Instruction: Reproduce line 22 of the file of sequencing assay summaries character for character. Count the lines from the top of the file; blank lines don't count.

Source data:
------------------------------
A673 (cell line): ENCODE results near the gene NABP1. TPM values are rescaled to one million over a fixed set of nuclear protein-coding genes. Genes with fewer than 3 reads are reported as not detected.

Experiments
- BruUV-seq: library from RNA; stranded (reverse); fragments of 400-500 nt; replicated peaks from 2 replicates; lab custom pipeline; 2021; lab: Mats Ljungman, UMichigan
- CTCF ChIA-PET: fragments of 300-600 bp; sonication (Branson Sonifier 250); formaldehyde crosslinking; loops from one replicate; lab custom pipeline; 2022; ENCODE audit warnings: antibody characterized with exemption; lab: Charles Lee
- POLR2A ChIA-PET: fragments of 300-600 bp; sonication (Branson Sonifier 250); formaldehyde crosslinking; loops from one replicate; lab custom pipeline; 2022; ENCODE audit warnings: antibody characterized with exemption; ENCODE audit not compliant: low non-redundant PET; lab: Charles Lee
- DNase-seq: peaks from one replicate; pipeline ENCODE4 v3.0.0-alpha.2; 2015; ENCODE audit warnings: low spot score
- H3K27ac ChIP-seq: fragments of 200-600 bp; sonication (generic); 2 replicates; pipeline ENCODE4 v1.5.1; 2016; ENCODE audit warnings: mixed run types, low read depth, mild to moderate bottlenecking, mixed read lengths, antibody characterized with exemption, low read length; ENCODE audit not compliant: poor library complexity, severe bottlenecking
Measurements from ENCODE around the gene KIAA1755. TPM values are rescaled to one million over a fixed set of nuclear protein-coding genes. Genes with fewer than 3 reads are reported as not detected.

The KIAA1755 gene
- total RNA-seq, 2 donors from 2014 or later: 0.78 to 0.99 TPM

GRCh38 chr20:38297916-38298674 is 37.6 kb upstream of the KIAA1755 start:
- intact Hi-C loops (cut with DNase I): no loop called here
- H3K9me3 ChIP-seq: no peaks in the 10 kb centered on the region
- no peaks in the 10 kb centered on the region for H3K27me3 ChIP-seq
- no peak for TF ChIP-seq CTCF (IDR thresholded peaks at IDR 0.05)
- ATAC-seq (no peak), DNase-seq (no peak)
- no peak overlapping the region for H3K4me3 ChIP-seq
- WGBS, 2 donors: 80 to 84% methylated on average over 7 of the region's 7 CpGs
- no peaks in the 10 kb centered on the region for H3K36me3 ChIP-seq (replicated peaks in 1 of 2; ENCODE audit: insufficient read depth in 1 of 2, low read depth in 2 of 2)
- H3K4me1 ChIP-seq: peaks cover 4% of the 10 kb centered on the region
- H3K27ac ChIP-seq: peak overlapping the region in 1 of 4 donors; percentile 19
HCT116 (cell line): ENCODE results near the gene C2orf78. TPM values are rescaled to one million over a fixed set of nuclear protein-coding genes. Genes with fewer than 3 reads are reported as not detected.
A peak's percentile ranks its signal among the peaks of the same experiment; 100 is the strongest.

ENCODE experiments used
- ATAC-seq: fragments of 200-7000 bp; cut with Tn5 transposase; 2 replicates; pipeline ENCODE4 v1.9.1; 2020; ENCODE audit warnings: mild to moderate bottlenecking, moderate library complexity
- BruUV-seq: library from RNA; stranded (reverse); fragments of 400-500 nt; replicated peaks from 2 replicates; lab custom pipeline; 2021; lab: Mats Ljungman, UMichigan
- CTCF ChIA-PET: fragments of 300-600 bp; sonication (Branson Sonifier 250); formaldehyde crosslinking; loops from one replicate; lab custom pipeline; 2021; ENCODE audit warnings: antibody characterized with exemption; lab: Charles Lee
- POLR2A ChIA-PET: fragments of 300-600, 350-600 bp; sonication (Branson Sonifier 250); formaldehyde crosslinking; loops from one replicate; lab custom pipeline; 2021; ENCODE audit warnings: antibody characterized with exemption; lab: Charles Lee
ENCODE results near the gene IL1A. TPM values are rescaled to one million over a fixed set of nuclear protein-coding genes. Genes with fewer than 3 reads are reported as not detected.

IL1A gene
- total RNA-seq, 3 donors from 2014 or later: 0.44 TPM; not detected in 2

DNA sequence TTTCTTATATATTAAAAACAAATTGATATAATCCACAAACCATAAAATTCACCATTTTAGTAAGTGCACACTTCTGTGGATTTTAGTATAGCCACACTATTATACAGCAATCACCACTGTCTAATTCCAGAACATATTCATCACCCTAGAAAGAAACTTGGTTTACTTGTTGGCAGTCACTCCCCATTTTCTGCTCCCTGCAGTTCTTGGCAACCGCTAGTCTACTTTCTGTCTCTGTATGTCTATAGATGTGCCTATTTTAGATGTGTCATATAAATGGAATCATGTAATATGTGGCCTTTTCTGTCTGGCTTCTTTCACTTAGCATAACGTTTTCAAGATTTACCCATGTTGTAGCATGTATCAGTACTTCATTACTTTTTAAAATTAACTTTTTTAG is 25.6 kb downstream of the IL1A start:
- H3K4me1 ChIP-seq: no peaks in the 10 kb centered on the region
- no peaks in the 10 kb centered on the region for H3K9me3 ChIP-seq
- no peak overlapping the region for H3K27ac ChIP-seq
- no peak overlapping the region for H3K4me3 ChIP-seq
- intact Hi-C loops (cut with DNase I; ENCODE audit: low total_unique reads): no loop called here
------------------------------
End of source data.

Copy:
HCT116 (cell line): ENCODE results near the gene C2orf78. TPM values are rescaled to one million over a fixed set of nuclear protein-coding genes. Genes with fewer than 3 reads are reported as not detected.